Ping An may take the battle to Fortis
By Bi Xiaoning (China Daily)
Updated: 2008-11-20 09:13

Ping An may take the battle to Fortis

A businessman enters the Fortis office in London. China's second largest insurer Ping An may sue Fortis for selling most of its assets without the approval of shareholders.[Agencies]

China's second largest insurer Ping An may sue Belgian-Dutch financial group Fortis for selling most of its assets without the approval of shareholders, a Dutch-based newspaper reported.

As the largest shareholder of Fortis, Ping An has a 4.99 percent stake in the company. Ping An would not rule out the possibility of taking legal action if Fortis continues to refuse discussing the disposal of assets at a shareholder meeting to be held on December 1, according to Dutch-based newspaper Het Financieele Dagblad, which quoted a lawyer working for Ping An in Belgium.

"We will have a close eye on Fortis and try our best to protect the legal interests of Ping An," Ping An spokesman Sheng Ruisheng told China Daily.

However, Sheng did not elaborate on when the company could take legal action to protect its overseas investment.

In September, the Netherlands, Belgium and Luxembourg governments injected 11.2 billion euros ($14.02 billion) in cash to prop up Fortis. Later, Fortis sold assets to the Dutch government and BNP Paribas, France's largest bank, which aroused the ire of some shareholders. That asset sale included Fortis' Belgian operations to BNP Paribas, leaving it with its international insurance business and a 66 percent stake in a 10.4 billion euro portfolio of structured credit products, according to Reuters.

In October, Euroshareholders asked the Enterprise Chamber of the Amsterdam Court of Appeal to block Fortis' asset disposal.

"If Ping An and Fortis can't settle the suit out of court, the lawsuit will be judged in Belgium according to the local company law, since the registered place of Fortis is Belgium. Usually, this kind of international lawsuit will last at least 2 years," a lawyer told China Daily, who refused to be named.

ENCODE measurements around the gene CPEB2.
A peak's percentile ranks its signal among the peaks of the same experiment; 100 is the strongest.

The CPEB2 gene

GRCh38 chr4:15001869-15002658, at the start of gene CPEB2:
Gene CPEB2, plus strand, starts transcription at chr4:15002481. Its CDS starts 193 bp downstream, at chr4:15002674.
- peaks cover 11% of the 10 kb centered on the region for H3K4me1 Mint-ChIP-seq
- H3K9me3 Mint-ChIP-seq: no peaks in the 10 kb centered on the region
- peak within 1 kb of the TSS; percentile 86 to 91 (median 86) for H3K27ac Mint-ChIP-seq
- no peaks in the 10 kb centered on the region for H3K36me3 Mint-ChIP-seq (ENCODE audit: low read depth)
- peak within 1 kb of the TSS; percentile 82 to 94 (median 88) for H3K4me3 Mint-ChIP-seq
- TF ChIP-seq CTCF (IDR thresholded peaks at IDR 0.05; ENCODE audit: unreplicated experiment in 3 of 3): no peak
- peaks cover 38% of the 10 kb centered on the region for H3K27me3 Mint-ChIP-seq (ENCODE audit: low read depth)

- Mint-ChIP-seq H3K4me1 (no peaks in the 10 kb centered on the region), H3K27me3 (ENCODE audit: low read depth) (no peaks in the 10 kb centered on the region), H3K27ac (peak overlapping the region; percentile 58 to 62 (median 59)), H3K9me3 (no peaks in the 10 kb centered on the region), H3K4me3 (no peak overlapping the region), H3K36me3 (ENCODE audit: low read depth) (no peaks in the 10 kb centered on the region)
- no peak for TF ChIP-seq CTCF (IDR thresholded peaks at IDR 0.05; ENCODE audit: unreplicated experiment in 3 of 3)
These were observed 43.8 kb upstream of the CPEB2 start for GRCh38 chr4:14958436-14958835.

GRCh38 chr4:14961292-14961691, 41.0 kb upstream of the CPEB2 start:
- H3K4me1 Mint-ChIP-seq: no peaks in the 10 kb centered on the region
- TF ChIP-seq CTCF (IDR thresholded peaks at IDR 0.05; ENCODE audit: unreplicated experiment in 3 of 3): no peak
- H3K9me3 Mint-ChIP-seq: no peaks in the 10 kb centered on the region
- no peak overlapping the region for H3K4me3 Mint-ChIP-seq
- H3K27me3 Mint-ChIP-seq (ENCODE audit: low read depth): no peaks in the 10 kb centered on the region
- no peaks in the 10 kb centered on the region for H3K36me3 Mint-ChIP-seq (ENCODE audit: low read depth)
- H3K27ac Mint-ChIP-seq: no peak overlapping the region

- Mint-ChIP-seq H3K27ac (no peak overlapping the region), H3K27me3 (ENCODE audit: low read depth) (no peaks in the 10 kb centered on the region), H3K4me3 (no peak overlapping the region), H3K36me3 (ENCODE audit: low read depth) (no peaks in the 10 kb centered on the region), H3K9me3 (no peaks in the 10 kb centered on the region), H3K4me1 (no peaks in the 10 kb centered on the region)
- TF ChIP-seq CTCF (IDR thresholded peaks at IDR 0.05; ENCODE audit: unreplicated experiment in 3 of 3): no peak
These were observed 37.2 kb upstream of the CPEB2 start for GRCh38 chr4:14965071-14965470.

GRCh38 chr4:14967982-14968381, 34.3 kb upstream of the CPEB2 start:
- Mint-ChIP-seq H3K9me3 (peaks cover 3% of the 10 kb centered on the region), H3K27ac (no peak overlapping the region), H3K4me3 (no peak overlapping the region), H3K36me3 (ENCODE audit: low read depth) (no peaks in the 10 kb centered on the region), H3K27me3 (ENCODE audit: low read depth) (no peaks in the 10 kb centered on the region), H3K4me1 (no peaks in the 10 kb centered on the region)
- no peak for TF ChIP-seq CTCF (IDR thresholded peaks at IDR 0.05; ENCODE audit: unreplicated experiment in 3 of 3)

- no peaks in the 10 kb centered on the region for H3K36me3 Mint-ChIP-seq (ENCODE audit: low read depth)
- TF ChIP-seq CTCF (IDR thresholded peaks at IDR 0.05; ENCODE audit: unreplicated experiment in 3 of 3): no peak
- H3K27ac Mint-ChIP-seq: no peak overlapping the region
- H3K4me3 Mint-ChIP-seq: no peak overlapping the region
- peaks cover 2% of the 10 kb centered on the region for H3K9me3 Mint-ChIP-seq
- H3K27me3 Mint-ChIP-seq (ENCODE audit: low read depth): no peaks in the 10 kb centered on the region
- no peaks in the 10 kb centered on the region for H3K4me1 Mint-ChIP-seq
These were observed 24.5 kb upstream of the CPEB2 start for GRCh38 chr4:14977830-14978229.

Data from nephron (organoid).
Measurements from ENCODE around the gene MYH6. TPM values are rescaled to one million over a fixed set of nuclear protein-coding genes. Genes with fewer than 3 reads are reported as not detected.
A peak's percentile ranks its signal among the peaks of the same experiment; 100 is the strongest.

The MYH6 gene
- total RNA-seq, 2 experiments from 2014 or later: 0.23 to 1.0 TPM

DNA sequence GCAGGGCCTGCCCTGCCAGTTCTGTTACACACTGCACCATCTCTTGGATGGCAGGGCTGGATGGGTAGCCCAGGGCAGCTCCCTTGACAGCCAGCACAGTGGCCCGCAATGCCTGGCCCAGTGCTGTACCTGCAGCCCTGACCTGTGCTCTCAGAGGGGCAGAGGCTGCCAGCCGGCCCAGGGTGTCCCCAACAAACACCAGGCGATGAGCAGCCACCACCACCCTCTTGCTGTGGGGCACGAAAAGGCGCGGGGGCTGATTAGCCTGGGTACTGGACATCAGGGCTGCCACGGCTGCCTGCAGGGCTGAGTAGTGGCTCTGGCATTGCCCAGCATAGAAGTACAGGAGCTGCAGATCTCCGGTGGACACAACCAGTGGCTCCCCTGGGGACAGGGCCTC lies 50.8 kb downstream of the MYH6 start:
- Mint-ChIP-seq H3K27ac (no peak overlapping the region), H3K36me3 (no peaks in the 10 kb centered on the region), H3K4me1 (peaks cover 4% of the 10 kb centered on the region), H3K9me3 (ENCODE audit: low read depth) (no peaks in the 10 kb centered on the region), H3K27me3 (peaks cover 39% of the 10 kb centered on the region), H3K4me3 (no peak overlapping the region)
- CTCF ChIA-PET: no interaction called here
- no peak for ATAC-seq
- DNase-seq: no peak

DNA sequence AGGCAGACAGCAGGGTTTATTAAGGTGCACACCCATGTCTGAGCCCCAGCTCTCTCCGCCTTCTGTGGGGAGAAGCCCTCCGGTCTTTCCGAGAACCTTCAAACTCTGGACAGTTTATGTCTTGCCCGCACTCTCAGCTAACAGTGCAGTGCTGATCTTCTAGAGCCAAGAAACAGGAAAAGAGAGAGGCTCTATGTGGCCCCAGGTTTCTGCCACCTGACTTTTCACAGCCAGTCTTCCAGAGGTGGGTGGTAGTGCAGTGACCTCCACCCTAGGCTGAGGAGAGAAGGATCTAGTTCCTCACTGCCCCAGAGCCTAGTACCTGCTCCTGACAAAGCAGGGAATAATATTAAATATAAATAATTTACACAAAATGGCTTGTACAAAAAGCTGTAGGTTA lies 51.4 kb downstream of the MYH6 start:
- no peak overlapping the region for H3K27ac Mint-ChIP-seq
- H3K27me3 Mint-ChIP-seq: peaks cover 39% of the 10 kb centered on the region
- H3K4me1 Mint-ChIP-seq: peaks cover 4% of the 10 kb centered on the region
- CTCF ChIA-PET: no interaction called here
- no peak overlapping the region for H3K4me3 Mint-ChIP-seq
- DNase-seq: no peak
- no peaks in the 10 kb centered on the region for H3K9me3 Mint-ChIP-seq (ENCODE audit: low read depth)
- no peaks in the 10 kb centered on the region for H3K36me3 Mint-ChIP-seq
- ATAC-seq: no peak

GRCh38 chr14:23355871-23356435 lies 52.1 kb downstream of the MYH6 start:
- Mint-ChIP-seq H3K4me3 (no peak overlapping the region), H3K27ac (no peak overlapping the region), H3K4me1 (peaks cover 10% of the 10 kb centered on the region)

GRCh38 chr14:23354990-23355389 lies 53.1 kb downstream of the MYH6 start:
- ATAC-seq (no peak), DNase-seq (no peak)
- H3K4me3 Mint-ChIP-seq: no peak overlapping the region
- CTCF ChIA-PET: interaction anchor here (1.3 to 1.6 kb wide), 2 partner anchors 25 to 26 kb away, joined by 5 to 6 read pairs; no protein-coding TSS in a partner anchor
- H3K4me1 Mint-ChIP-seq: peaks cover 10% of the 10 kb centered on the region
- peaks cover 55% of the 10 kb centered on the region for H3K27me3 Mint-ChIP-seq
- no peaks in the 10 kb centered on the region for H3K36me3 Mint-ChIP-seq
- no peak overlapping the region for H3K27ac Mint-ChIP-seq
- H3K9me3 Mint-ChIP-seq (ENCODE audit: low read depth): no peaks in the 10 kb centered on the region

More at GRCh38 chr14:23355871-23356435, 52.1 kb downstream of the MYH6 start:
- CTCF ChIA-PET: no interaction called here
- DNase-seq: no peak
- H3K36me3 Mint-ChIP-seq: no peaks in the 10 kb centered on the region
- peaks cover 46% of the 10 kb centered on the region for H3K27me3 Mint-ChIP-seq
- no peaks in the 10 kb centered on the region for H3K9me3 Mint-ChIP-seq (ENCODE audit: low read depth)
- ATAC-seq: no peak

"According to the corporate law in China, material asset disposal must get approval at a general shareholders' meeting. If not, the disposal can be judged invalid. The shareholders can ask for a recall of the disposal or claim compensation," the lawyer added.

Fortis has been ranked among Europe's top 20 financial institutions, yet industry analysts said it can't be described as a financial heavyweight now, since it has disposed of so many core business, including banks, asset management and insurance.

Ping An invested 23.87 billion yuan ($3.49 billion) in Fortis shares last November, aimed at seeking international cooperation and market expertise from Fortis.

Yet, due to Fortis' asset disposal, Ping An is considering measures to protect its investment, industry analysts said.

Due to the turmoil, the stock price of Fortis has plunged about 96 percent since Ping An acquired shares in Fortis last November. Ping An's Fortis-related investment losses hit 15.7 billion yuan in book value as of the end of September and Ping An reported a loss of 7.81 billion yuan in the third quarter after impairment provisions.

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